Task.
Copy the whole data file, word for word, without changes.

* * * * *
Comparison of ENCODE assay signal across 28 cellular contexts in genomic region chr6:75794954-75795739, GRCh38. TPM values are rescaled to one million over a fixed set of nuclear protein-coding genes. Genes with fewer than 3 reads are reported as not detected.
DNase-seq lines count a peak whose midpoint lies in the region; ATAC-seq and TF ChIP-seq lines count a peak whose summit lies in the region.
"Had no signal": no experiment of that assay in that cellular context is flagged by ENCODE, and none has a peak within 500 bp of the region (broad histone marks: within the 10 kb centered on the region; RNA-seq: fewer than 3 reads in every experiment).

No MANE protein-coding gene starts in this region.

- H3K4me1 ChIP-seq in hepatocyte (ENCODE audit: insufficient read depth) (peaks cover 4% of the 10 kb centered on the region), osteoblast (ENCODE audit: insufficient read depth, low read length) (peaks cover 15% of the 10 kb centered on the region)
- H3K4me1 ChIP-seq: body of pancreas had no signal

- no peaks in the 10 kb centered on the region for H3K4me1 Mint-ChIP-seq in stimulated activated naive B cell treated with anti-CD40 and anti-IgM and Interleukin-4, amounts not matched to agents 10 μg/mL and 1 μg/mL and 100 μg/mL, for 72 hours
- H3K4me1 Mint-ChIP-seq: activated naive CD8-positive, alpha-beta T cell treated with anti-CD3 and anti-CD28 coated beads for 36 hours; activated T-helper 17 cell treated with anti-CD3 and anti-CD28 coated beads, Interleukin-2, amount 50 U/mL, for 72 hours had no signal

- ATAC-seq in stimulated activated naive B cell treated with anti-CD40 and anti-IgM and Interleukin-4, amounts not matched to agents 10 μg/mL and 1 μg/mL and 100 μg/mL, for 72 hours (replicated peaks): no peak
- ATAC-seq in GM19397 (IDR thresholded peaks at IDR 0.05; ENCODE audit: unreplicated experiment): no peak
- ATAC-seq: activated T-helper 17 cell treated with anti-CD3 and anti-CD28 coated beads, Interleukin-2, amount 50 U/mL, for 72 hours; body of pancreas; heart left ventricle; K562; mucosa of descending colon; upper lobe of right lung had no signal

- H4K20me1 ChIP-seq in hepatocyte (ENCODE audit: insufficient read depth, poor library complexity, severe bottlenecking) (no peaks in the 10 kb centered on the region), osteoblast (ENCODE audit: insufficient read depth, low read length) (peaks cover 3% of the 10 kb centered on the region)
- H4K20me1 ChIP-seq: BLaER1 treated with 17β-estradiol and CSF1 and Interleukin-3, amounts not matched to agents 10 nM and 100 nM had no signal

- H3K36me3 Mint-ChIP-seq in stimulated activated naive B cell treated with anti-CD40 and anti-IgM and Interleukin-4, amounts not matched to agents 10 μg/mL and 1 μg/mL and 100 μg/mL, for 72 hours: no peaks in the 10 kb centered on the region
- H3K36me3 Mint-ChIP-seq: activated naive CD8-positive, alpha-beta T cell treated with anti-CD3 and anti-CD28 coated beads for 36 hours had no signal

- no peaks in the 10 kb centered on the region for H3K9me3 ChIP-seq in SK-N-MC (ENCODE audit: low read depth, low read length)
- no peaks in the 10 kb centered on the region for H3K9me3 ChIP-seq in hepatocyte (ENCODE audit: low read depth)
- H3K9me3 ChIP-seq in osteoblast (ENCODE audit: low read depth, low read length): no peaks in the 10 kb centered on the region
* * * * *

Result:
Comparison of ENCODE assay signal across 28 cellular contexts in genomic region chr6:75794954-75795739, GRCh38. TPM values are rescaled to one million over a fixed set of nuclear protein-coding genes. Genes with fewer than 3 reads are reported as not detected.
DNase-seq lines count a peak whose midpoint lies in the region; ATAC-seq and TF ChIP-seq lines count a peak whose summit lies in the region.
"Had no signal": no experiment of that assay in that cellular context is flagged by ENCODE, and none has a peak within 500 bp of the region (broad histone marks: within the 10 kb centered on the region; RNA-seq: fewer than 3 reads in every experiment).

No MANE protein-coding gene starts in this region.

- H3K4me1 ChIP-seq in hepatocyte (ENCODE audit: insufficient read depth) (peaks cover 4% of the 10 kb centered on the region), osteoblast (ENCODE audit: insufficient read depth, low read length) (peaks cover 15% of the 10 kb centered on the region)
- H3K4me1 ChIP-seq: body of pancreas had no signal

- no peaks in the 10 kb centered on the region for H3K4me1 Mint-ChIP-seq in stimulated activated naive B cell treated with anti-CD40 and anti-IgM and Interleukin-4, amounts not matched to agents 10 μg/mL and 1 μg/mL and 100 μg/mL, for 72 hours
- H3K4me1 Mint-ChIP-seq: activated naive CD8-positive, alpha-beta T cell treated with anti-CD3 and anti-CD28 coated beads for 36 hours; activated T-helper 17 cell treated with anti-CD3 and anti-CD28 coated beads, Interleukin-2, amount 50 U/mL, for 72 hours had no signal

- ATAC-seq in stimulated activated naive B cell treated with anti-CD40 and anti-IgM and Interleukin-4, amounts not matched to agents 10 μg/mL and 1 μg/mL and 100 μg/mL, for 72 hours (replicated peaks): no peak
- ATAC-seq in GM19397 (IDR thresholded peaks at IDR 0.05; ENCODE audit: unreplicated experiment): no peak
- ATAC-seq: activated T-helper 17 cell treated with anti-CD3 and anti-CD28 coated beads, Interleukin-2, amount 50 U/mL, for 72 hours; body of pancreas; heart left ventricle; K562; mucosa of descending colon; upper lobe of right lung had no signal

- H4K20me1 ChIP-seq in hepatocyte (ENCODE audit: insufficient read depth, poor library complexity, severe bottlenecking) (no peaks in the 10 kb centered on the region), osteoblast (ENCODE audit: insufficient read depth, low read length) (peaks cover 3% of the 10 kb centered on the region)
- H4K20me1 ChIP-seq: BLaER1 treated with 17β-estradiol and CSF1 and Interleukin-3, amounts not matched to agents 10 nM and 100 nM had no signal

- H3K36me3 Mint-ChIP-seq in stimulated activated naive B cell treated with anti-CD40 and anti-IgM and Interleukin-4, amounts not matched to agents 10 μg/mL and 1 μg/mL and 100 μg/mL, for 72 hours: no peaks in the 10 kb centered on the region
- H3K36me3 Mint-ChIP-seq: activated naive CD8-positive, alpha-beta T cell treated with anti-CD3 and anti-CD28 coated beads for 36 hours had no signal

- no peaks in the 10 kb centered on the region for H3K9me3 ChIP-seq in SK-N-MC (ENCODE audit: low read depth, low read length)
- no peaks in the 10 kb centered on the region for H3K9me3 ChIP-seq in hepatocyte (ENCODE audit: low read depth)
- H3K9me3 ChIP-seq in osteoblast (ENCODE audit: low read depth, low read length): no peaks in the 10 kb centered on the region